What happens if I die without a will? Estate planning explained by an attorney.

Over 2023 I spent some time working on my will and estate planning with Darlene Campbell, attorney for Spencer Law. It was such an informative process that I thought I’d interview her to share what I’ve learned. Darlene specializes in estate planning. She has helped me think through my estate planning and create a last will and testament. Our conversation is for informational purposes only and should not be construed as legal advice.

Ingrid: So Darlene, what happens when you die without a will?

Darlene: If there’s no spouse, the basic rule is that everything goes Down, Up, or Over: down to your kids, up to your parents, or over to your siblings.

Ingrid: What is the process? Who gets involved when there is no will, and how long does it take?

Darlene: It generally takes six to eighteen months even with a will. A personal representative is selected, usually a family member. The personal representative gathers your assets, uses them to pay off your debts, and then distributes whatever remains to your heirs. All of this is done with the court looking over your Personal Representative’s shoulder.

Ingrid: How often should someone update their will?

Darlene: I recently spoke to someone who hasn’t updated his will since his kids were in college in 2000. Now he has grandkids. It’s a good idea to update a will when someone new enters the picture. Or when someone exits the picture. Relationships change! Another good time to update your will is when you gain a new asset, like a home.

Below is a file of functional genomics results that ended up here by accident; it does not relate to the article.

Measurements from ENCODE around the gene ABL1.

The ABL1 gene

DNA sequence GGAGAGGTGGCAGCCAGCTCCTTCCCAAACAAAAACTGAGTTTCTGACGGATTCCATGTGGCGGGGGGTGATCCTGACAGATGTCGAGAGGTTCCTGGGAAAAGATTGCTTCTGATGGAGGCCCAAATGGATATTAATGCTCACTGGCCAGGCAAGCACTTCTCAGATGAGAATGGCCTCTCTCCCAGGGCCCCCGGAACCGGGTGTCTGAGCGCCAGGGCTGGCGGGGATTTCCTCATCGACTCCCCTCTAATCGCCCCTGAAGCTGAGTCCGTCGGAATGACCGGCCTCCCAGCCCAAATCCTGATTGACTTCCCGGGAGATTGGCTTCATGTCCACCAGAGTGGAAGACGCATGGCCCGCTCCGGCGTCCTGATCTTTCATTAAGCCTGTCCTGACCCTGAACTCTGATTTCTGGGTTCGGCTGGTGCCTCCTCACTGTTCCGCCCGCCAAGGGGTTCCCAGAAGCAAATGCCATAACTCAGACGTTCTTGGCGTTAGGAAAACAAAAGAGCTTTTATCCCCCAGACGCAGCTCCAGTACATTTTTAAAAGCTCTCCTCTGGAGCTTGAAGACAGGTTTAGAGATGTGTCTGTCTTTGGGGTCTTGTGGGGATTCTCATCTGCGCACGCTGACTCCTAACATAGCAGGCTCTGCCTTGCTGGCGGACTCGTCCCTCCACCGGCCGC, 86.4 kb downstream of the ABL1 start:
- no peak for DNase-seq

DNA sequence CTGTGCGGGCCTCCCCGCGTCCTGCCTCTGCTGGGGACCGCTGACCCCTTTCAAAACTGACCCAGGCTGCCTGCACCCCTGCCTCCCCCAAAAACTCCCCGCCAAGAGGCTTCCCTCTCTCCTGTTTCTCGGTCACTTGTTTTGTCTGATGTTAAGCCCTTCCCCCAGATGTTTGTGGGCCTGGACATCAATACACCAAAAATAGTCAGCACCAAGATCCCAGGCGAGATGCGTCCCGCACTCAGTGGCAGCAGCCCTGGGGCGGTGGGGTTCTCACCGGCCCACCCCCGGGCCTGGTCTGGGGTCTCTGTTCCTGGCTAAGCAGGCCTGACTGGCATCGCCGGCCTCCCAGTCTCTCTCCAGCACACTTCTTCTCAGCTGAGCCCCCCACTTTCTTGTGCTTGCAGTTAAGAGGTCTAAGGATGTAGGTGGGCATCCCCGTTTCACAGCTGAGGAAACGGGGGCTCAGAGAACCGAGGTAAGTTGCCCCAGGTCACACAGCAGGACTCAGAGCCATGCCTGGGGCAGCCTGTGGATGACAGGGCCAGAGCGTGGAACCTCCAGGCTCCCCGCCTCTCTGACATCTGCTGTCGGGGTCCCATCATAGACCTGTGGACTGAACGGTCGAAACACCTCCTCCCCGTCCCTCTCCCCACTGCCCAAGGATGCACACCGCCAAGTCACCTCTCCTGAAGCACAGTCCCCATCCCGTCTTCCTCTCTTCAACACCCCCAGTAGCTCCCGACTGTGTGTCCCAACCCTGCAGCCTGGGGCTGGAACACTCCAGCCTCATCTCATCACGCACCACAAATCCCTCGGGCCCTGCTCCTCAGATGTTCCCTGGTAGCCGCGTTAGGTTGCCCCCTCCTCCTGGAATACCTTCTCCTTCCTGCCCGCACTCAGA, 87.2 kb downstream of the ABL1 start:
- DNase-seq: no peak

Ingrid: What is the difference between a will and a trust?

Darlene: A will is a set of instructions that a judge makes sure are followed.  A trust is an agreement with a trustee who promises to follow your instructions. There is no judge involved. After you die, a trustee can immediately begin following your instructions.

Ingrid: Do you find that there are a lot of people out there without a will?

Darlene: Yes, there are. I encourage people not to focus on death when they think about estate planning. Instead, think about everything you’ve accomplished in your life so far and where you want to go with it. It’s a life-affirming process because you get to think about the joy of passing things on to people.

Want to set up a consultation with Darlene? You can reach her at

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